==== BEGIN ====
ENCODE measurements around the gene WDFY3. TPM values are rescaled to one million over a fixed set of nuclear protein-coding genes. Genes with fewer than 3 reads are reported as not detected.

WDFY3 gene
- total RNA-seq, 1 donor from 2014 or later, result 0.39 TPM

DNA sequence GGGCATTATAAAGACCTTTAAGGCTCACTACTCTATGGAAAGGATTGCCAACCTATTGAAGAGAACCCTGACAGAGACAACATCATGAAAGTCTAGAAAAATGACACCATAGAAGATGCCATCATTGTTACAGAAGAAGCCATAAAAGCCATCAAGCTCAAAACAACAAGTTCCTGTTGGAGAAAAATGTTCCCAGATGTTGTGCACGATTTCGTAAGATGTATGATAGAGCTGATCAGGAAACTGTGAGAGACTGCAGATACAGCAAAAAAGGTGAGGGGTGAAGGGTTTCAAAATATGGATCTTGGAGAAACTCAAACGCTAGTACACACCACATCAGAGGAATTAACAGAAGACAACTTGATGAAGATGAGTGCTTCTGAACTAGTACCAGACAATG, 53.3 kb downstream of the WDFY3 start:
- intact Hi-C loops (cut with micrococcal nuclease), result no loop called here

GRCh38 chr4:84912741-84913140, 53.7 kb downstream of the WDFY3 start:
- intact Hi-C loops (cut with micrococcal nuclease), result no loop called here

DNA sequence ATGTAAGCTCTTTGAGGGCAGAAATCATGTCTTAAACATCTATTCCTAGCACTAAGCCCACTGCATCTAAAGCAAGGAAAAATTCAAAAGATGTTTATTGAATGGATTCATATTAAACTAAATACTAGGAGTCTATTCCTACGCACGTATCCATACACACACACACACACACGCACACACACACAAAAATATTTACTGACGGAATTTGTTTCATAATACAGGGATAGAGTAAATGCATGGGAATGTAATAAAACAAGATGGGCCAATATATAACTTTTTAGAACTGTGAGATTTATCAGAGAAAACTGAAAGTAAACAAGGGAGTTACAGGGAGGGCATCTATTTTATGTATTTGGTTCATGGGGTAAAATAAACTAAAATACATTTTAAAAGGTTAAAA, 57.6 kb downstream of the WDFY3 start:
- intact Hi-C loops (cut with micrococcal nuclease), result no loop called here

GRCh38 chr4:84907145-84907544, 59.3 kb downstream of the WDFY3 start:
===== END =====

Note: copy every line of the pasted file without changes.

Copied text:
ENCODE measurements around the gene WDFY3. TPM values are rescaled to one million over a fixed set of nuclear protein-coding genes. Genes with fewer than 3 reads are reported as not detected.

WDFY3 gene
- total RNA-seq, 1 donor from 2014 or later, result 0.39 TPM

DNA sequence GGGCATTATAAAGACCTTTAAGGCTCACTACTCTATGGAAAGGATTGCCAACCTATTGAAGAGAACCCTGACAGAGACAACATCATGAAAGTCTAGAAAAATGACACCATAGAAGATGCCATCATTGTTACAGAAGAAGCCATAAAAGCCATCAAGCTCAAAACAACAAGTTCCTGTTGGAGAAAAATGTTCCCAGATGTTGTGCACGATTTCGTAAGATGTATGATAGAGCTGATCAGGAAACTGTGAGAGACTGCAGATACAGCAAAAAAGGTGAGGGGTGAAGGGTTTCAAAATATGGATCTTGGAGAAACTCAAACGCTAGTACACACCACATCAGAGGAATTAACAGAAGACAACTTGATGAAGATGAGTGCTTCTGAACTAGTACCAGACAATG, 53.3 kb downstream of the WDFY3 start:
- intact Hi-C loops (cut with micrococcal nuclease), result no loop called here

GRCh38 chr4:84912741-84913140, 53.7 kb downstream of the WDFY3 start:
- intact Hi-C loops (cut with micrococcal nuclease), result no loop called here

DNA sequence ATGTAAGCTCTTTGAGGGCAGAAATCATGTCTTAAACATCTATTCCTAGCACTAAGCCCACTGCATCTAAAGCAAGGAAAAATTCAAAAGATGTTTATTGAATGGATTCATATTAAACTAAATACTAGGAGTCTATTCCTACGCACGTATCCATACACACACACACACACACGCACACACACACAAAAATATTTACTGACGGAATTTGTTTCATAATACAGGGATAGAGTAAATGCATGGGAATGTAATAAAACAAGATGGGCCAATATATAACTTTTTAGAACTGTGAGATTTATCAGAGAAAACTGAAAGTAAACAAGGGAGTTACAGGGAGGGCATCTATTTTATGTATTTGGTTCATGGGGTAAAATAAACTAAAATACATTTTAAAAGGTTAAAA, 57.6 kb downstream of the WDFY3 start:
- intact Hi-C loops (cut with micrococcal nuclease), result no loop called here

GRCh38 chr4:84907145-84907544, 59.3 kb downstream of the WDFY3 start: